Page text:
When a motel has used a sign rent-free for four years, how much should it have to pay the sign’s landowner?
The following article originally appeared in the April 1999 issue of Signs of the Times magazine. Wade Swormstedt is the Executive Director of the Foundation for the Advancement of the Sign Industry.
By Wade Swormstedt
Before 1990, one person owned two adjoining pieces of property in Decatur, GA, which is located just outside of Atlanta in DeKalb County. A Days Inn motel was built in 1970 on one piece of property, and a Clairmont Lodge was built later on the other. However, the electronic-message-center sign that identified the Days Inn was built on the Clairmont Lodge property, where it had full visibility to motorists traveling in both directions on 1-85.
The approximately 625-square-foot sign included a 195-square-foot electronic message center. Although the sign’s height reached 115 feet, its elevation above 1-85 peaked at 65 feet.
The Clairmont Lodge property was subsequently sold, but it still granted the 238-room Days Inn an easement for continued use of the sign. In May 1991, however, Parian Lodge, Inc. acquired the 4.8-acre Clairmont Lodge property by foreclosure of a 1972 mortgage. This extinguished the easement.
In late August 1991, Parian sent its first “notification letter” to Days Inn management, stating that continued use of the Days Inn sign would require compensation. The sign remained up, without any compensation, until it was removed on Aug. 31, 1995, by court order. Days Inn paid the Clairmont Lodge no compensation for use of the original sign. That same month, the Days Inn owners placed a similar sign on their own property that nearly replicated the 1-85 exposure.
Subsequent changes of ownership have occurred. For the record, the plaintiff is Massey Assoc. Ltd., and the defendant is Whitehorse Inns of Georgia.
At issue is: How much does the defendant owe the plaintiff for the four years’ use of the sign? The valuation arguments that follow will consider the advertising value the sign provided during that span, as opposed to the value of the physical sign. These arguments were presented by noted Oregon appraiser Dr. R. James Claus; the bulk of the text here is a paraphrase of his efforts. The defendant filed a motion in limine to prevent Claus’ testimony from being heard by the jury, but the judge ruled that his 20 pages of evidence are worthy of presentation.
Unless it’s settled out of court, the case probably will be heard in May in DeKalb County Superior Court. The defendants are expected to admit to owing as much as $60,000. An outdoor-advertising expert is expected to testify that he would have charged approximately $400,000 for the exposure, and, as will be shown, Claus cites three values ranging from $1.2 to $1.6 million.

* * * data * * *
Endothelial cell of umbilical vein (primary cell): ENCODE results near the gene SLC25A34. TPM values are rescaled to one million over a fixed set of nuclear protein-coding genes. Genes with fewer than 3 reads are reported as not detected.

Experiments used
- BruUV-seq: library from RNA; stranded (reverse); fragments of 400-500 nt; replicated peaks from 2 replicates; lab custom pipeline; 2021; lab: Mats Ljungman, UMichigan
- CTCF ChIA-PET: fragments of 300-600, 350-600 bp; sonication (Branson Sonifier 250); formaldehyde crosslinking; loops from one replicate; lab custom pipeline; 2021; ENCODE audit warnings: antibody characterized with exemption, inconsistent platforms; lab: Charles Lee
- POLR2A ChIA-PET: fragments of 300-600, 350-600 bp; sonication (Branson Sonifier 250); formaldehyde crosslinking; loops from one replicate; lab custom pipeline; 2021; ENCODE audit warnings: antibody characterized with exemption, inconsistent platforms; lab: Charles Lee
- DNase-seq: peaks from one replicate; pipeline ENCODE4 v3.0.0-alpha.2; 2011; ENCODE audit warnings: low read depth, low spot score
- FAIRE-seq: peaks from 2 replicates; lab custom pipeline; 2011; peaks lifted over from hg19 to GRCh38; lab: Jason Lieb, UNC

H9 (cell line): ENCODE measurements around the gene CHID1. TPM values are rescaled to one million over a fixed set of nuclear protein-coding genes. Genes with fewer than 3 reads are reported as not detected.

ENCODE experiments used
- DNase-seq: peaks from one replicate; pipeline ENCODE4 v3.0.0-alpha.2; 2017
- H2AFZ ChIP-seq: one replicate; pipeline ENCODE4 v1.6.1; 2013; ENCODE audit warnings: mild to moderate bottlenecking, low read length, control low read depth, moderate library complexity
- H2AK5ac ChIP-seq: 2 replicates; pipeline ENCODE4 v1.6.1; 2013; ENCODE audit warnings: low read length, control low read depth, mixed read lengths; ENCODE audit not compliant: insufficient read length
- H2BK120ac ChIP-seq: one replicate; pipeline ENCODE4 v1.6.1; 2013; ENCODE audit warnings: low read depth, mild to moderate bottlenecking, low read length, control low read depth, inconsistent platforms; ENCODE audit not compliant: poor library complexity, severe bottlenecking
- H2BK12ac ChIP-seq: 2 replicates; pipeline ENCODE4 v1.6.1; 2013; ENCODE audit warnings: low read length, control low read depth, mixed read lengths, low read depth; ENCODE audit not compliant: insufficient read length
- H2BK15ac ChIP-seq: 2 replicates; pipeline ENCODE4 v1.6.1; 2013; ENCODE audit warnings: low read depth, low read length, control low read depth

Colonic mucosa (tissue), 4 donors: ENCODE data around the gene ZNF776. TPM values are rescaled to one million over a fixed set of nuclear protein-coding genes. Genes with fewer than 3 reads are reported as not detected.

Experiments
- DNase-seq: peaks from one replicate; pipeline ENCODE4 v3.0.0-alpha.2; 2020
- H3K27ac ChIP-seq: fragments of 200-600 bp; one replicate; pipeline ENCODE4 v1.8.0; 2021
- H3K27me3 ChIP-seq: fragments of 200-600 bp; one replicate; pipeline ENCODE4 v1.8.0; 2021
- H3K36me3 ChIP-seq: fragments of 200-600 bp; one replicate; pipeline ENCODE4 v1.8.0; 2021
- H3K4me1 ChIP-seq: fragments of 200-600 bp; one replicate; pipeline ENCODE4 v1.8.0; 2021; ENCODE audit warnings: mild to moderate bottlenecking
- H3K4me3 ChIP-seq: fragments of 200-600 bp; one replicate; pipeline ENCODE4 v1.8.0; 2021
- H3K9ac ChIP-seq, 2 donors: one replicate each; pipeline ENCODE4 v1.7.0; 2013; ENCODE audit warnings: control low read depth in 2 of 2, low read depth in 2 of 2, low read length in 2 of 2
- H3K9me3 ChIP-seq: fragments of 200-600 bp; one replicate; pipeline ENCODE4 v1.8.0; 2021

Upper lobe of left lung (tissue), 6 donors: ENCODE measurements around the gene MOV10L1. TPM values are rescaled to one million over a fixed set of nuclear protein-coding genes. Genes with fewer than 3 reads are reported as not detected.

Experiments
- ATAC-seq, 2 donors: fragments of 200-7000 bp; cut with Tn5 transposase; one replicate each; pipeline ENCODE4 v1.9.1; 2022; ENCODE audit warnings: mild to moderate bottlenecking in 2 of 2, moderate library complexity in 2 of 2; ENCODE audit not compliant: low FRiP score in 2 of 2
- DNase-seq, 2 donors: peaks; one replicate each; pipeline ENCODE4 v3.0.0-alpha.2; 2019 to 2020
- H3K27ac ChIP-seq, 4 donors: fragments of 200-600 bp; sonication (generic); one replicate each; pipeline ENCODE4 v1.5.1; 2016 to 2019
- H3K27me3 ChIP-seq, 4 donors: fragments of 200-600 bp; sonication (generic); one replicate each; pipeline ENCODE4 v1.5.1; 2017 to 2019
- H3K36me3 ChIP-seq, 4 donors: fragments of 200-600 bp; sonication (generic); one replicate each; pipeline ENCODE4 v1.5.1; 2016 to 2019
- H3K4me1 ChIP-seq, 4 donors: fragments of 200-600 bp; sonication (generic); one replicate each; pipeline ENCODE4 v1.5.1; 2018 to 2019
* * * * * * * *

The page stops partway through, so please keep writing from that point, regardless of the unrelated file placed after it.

Crucial to the following arguments is the nondescript appearance of the two sites in question. As noted, 1-85 is situated approximately 50 feet higher than the ground on which the Days Inn was built. Take away the signs, and the motel practically disappears from the motoring public.
This topography is so compelling, Claus explains, that no amount of newspaper, television, radio or direct mail could compensate for the loss of a sign. Without a sign, the facility simply could not function as a value-oriented motel. The only solution would be an alternative use.
Financial data was subsequently obtained from tax records, real-estate brokers, outdoor-advertising companies, hotel-management specialists and various published reports. Current and prior owners and users of the property were interviewed. The local economic climate was inspected and described. Days Inn’s performance was analyzed during the period the sign was in use.
Under normal conditions, a valuation could be conducted in three ways:
- A comparable sales or lease approach would look at what someone would be willing to pay for a similar subject property.
- The income approach would seek to determine how much income the subject property would generate in the future.
- The cost approach would consider the cost to replace or reconstruct an existing real-estate structure.
For market comparisons, signs have little resale value because they are custom products. Consequently, traditional market sales data isn’t relevant. However, other comparisons are valid by showing the direct correlations between street visibility (exposure) and the rent price per square foot. This method also can determine the value of the sign in promoting and preserving the site’s originally intended use.
The income approach uses a capitalization rate that’s based on the estimated income generated by customers who were attracted to the business because of the sign. This method relies on documentation of the interaction and interdependence of the signage, customer behavior and revenue.
The replacement approach considers what other commercial speech devices would be needed to replace the communication value of the sign. On-premise business signs are accessory land uses, with the primary use in this case being the service of providing lodging. In this case, the accessory use is essential to the success of the primary use. The replacement approach seeks to determine how essential it is.
This measurement, typically called “exposure,” is generally measured in an advertising standard called “cost per thousand.” It’s considered the best way to compare the advertising value of television, radio, print ads, billboards, etc.
For an on-premise sign, the “audience” is measured by the number of vehicles that would drive past it for a given time period. Such “traffic flow maps” would be tabulated over the course of a year, 24 hours a day, to account for daily, monthly and seasonal traffic fluctuations. This number then must be adjusted to eliminate non-potential customers, i.e., a commuter isn’t likely to stop at a home-improvement store on the way to work. The new number must be further adjusted for the number of passengers in the average vehicle.